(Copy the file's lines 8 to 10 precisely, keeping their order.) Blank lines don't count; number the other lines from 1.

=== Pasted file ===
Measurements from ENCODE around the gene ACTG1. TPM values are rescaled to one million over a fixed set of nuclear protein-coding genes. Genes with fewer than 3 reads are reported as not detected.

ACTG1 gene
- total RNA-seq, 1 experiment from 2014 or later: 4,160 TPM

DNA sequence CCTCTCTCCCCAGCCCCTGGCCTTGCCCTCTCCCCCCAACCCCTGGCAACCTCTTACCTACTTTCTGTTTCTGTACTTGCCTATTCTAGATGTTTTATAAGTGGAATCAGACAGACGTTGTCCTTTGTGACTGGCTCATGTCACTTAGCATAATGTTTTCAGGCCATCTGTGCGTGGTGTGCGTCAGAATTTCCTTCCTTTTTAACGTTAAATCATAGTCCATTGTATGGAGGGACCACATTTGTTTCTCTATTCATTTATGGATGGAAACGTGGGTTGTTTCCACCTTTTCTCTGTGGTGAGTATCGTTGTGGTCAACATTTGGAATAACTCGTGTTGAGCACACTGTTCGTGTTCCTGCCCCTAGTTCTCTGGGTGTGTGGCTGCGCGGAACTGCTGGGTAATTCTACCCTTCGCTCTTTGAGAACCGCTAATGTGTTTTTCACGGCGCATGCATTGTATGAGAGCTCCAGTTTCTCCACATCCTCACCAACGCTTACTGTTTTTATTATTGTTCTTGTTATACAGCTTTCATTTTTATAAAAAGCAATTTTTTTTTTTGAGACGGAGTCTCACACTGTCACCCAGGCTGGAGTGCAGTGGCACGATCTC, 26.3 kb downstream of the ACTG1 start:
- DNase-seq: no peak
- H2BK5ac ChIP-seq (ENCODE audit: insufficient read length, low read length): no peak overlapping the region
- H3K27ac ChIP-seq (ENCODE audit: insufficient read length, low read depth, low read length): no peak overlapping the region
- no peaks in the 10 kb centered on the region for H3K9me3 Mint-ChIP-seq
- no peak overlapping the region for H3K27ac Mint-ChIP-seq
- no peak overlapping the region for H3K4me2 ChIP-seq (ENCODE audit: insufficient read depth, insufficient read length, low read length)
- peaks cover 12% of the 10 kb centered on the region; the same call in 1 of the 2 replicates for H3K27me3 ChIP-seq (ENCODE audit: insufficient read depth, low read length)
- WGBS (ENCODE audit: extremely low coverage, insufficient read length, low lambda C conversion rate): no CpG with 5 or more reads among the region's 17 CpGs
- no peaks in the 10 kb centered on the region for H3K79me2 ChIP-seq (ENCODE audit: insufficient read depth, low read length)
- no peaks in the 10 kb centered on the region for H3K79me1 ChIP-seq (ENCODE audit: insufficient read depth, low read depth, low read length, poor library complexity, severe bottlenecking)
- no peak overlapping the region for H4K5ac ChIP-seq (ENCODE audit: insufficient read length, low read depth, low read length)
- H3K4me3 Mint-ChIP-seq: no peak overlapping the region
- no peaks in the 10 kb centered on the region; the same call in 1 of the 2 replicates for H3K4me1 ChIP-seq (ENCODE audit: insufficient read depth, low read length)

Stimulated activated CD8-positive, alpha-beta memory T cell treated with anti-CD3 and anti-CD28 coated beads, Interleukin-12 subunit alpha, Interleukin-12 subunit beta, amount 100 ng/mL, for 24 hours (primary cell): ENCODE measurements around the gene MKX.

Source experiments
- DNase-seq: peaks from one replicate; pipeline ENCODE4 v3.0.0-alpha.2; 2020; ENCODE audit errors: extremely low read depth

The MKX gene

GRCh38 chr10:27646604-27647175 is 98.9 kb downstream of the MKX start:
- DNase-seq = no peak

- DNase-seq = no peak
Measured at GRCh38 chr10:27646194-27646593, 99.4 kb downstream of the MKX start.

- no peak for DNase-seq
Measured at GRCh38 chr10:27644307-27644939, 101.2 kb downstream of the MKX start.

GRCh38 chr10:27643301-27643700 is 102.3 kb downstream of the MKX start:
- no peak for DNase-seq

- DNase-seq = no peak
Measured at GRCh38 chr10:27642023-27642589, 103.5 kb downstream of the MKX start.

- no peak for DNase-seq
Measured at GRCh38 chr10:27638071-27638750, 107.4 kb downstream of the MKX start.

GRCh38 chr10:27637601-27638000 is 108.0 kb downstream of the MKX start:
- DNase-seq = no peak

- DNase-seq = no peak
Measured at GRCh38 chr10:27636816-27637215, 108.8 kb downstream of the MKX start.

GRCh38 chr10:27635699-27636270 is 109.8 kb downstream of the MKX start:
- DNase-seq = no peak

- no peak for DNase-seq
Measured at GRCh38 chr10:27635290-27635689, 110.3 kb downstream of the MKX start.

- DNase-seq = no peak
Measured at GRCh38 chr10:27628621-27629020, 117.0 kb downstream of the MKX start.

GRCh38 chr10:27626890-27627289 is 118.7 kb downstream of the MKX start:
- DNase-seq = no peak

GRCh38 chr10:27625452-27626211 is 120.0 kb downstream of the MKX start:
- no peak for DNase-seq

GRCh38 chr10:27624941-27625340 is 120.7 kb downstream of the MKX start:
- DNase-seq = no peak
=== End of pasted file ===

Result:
- no peaks in the 10 kb centered on the region for H3K9me3 Mint-ChIP-seq
- no peak overlapping the region for H3K27ac Mint-ChIP-seq
- no peak overlapping the region for H3K4me2 ChIP-seq (ENCODE audit: insufficient read depth, insufficient read length, low read length)